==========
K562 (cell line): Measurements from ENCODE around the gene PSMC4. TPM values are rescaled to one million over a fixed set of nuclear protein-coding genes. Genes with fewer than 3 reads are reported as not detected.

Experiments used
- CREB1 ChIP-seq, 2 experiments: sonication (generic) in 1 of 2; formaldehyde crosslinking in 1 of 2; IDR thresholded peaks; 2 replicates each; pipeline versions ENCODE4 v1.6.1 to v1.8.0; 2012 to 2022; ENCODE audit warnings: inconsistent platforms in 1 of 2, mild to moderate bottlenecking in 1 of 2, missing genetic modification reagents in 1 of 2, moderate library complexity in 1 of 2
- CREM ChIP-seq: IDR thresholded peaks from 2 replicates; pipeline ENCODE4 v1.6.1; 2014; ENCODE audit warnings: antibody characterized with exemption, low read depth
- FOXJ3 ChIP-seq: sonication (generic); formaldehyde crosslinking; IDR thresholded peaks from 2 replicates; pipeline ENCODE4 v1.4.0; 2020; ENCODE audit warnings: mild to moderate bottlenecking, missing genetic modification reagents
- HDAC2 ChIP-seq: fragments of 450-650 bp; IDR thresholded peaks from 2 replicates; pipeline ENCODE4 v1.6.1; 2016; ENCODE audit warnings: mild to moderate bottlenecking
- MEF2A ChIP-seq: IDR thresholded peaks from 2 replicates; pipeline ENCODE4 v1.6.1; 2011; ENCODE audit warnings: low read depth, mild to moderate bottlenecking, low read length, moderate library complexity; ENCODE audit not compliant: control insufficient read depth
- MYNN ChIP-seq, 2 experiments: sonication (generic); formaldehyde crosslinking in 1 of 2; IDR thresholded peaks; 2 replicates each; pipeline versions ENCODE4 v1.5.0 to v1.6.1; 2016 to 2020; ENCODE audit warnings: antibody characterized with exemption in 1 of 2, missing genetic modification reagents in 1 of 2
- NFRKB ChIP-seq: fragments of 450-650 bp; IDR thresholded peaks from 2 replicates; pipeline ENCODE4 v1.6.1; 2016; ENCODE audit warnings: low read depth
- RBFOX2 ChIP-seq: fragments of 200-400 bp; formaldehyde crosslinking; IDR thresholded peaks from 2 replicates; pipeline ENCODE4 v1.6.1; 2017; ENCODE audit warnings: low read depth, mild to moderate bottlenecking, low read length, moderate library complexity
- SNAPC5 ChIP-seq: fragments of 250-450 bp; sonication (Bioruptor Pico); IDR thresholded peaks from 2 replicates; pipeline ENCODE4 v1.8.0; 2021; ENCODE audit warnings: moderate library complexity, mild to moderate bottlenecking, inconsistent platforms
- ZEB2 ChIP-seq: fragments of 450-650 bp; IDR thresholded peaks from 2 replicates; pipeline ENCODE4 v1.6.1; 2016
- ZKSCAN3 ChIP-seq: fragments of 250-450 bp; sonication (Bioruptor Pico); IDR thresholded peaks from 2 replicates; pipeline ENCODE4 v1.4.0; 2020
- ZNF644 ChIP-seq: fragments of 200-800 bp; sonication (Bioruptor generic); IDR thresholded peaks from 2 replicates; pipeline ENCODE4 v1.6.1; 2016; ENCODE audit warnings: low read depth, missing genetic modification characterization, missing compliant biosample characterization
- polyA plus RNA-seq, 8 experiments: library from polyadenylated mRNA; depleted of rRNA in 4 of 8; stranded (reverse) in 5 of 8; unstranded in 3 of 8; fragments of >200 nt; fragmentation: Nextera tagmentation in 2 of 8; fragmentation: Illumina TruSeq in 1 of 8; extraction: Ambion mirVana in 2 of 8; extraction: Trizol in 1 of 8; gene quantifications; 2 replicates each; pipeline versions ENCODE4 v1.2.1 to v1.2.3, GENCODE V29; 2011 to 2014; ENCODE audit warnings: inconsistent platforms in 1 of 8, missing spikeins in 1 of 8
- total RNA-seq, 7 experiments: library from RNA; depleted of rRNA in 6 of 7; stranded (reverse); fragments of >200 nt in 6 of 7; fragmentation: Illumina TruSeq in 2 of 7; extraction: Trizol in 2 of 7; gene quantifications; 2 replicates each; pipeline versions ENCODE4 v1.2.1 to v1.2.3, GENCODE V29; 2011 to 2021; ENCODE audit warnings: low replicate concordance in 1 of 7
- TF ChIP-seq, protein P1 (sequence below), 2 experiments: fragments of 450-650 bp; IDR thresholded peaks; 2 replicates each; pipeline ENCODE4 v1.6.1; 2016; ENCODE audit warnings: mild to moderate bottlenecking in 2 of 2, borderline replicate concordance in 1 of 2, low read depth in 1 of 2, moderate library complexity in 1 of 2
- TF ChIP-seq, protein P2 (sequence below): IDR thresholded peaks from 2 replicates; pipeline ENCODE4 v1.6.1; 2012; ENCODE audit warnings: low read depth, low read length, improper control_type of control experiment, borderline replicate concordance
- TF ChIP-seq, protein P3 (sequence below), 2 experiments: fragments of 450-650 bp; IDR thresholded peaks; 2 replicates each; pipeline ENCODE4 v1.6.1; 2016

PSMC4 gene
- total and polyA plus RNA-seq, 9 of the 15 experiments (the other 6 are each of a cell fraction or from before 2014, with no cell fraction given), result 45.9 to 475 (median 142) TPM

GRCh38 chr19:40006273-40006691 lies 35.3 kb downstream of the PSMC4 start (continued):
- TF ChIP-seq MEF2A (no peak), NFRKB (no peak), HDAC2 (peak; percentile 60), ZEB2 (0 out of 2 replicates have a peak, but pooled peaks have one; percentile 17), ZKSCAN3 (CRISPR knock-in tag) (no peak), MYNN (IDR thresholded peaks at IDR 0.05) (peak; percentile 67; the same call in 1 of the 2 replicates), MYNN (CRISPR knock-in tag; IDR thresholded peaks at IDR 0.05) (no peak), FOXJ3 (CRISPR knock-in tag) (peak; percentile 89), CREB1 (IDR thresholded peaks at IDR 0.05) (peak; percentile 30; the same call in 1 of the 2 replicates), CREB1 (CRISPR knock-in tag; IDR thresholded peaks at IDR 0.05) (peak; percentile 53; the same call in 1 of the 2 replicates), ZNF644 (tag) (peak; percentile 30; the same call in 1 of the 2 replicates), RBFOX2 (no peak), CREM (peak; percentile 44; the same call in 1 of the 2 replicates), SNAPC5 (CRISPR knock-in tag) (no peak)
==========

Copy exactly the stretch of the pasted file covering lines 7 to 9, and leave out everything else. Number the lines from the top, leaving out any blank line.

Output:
- MEF2A ChIP-seq: IDR thresholded peaks from 2 replicates; pipeline ENCODE4 v1.6.1; 2011; ENCODE audit warnings: low read depth, mild to moderate bottlenecking, low read length, moderate library complexity; ENCODE audit not compliant: control insufficient read depth
- MYNN ChIP-seq, 2 experiments: sonication (generic); formaldehyde crosslinking in 1 of 2; IDR thresholded peaks; 2 replicates each; pipeline versions ENCODE4 v1.5.0 to v1.6.1; 2016 to 2020; ENCODE audit warnings: antibody characterized with exemption in 1 of 2, missing genetic modification reagents in 1 of 2
- NFRKB ChIP-seq: fragments of 450-650 bp; IDR thresholded peaks from 2 replicates; pipeline ENCODE4 v1.6.1; 2016; ENCODE audit warnings: low read depth